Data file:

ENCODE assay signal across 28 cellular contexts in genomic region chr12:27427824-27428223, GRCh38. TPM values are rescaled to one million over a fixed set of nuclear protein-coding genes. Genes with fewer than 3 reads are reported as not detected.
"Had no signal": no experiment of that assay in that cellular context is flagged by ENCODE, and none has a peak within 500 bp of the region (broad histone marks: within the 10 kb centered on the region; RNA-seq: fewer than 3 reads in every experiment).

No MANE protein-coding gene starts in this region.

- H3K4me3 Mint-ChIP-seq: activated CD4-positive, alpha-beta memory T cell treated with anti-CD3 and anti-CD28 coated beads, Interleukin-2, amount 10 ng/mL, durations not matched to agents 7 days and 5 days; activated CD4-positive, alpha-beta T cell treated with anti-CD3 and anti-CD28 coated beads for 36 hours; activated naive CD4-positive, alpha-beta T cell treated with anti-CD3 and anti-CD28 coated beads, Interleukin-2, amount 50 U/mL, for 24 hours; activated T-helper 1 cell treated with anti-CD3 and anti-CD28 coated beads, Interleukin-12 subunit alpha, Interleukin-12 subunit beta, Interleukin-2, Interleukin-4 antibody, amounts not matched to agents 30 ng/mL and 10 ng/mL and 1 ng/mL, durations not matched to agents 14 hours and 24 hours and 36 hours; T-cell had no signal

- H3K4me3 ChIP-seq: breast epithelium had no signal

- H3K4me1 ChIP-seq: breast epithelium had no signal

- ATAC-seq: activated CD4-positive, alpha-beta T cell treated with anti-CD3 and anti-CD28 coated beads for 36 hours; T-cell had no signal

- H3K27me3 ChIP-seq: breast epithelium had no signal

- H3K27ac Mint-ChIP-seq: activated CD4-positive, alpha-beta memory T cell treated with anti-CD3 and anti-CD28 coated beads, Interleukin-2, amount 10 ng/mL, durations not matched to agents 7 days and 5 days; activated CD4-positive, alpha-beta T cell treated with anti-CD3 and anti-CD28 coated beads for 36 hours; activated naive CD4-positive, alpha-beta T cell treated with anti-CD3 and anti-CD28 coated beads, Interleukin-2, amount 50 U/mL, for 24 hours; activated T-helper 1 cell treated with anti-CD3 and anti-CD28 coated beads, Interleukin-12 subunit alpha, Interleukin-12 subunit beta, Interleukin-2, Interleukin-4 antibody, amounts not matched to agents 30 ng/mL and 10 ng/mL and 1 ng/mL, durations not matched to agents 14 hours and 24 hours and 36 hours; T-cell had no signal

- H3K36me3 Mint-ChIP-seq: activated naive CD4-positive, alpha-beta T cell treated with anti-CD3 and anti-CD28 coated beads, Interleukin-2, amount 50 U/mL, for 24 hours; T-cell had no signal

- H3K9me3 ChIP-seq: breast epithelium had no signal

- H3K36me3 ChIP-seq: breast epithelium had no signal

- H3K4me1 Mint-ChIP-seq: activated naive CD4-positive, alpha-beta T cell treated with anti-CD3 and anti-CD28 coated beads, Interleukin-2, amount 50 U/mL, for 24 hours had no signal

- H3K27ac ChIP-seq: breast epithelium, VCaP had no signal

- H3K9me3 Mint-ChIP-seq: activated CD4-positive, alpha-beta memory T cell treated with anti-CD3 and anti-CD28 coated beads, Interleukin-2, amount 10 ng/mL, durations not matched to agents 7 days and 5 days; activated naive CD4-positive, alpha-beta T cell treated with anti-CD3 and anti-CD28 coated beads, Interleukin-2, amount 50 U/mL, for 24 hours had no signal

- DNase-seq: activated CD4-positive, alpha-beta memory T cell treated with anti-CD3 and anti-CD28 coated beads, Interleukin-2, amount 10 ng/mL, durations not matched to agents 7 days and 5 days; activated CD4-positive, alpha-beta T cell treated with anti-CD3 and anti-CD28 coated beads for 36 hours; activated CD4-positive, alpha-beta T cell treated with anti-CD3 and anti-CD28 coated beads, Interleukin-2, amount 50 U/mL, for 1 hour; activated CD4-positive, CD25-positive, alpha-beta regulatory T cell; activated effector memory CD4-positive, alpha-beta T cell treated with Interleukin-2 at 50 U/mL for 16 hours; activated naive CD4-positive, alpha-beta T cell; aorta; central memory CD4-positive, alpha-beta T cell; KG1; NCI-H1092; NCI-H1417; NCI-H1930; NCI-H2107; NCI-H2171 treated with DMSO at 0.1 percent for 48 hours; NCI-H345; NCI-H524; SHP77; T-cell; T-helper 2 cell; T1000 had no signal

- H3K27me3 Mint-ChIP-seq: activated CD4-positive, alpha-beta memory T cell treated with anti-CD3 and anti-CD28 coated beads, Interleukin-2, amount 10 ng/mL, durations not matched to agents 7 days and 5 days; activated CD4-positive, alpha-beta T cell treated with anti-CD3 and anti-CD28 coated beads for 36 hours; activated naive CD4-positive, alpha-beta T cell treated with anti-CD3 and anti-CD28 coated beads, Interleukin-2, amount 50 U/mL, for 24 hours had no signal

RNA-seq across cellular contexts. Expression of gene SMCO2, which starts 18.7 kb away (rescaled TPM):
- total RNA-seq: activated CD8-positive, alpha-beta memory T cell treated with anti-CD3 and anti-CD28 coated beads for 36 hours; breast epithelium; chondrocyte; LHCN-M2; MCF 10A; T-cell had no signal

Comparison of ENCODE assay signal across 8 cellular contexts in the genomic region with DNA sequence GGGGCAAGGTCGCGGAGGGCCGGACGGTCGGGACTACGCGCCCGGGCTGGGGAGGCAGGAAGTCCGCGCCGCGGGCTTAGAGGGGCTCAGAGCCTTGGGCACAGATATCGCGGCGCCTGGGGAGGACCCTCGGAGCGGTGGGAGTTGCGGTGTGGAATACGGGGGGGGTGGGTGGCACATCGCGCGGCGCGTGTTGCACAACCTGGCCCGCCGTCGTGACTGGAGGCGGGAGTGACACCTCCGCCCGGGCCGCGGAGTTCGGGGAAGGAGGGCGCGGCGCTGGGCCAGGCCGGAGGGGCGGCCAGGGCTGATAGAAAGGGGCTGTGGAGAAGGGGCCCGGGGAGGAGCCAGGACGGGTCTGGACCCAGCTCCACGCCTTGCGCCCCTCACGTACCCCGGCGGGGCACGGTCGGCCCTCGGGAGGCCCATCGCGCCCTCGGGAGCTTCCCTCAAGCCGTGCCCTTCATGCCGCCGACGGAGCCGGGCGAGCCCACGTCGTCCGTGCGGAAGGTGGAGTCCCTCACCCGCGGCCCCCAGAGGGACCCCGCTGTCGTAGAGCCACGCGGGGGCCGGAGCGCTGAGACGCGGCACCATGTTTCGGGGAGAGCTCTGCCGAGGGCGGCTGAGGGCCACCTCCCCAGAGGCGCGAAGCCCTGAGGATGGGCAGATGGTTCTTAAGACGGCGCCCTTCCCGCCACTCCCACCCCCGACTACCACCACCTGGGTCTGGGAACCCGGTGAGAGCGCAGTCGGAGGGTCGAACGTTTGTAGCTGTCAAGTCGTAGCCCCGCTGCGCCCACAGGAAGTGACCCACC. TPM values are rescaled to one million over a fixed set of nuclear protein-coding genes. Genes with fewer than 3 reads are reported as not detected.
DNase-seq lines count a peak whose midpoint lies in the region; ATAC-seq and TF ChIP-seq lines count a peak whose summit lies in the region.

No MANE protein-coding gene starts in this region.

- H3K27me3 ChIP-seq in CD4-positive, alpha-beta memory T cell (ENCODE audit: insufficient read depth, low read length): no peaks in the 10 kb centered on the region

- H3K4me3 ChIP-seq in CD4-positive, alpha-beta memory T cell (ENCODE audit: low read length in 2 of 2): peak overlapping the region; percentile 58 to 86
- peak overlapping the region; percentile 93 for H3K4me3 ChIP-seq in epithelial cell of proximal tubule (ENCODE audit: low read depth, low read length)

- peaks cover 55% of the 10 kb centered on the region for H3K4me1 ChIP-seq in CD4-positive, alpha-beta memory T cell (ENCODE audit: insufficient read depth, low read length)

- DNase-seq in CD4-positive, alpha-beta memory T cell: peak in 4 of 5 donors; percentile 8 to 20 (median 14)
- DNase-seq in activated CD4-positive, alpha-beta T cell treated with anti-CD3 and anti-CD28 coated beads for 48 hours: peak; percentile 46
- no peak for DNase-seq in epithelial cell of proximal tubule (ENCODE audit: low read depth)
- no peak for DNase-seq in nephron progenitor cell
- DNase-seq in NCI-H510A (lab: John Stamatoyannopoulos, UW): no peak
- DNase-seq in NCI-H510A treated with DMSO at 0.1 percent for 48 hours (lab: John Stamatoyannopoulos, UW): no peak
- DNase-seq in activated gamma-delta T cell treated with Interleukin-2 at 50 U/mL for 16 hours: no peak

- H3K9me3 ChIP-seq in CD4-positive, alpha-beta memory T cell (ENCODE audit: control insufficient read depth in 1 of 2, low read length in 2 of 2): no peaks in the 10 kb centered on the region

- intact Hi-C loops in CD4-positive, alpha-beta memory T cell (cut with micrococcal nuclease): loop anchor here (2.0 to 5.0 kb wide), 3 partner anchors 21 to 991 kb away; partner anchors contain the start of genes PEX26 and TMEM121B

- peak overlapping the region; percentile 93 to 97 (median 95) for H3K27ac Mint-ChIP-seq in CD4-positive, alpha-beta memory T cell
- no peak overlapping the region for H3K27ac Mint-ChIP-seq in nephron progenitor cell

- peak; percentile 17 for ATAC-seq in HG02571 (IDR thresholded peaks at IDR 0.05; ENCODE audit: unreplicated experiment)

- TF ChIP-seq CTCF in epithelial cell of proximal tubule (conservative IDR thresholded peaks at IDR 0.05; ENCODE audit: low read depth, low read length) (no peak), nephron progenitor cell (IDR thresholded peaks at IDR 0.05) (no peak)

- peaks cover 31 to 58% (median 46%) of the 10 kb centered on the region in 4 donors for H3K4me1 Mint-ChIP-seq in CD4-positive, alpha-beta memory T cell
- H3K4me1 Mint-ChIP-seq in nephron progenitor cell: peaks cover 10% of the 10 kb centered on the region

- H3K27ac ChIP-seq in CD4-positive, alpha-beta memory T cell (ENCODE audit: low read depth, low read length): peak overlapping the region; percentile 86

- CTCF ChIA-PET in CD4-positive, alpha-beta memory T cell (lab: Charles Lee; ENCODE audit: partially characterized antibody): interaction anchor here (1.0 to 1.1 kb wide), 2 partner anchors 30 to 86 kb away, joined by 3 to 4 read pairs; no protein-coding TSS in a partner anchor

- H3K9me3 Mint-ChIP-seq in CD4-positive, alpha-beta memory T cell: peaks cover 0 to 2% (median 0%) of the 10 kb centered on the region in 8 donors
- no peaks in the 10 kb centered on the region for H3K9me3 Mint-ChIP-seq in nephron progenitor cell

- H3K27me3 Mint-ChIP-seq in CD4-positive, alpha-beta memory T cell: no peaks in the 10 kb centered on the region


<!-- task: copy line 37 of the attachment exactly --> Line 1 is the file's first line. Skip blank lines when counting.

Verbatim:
- no peak overlapping the region for H3K27ac Mint-ChIP-seq in nephron progenitor cell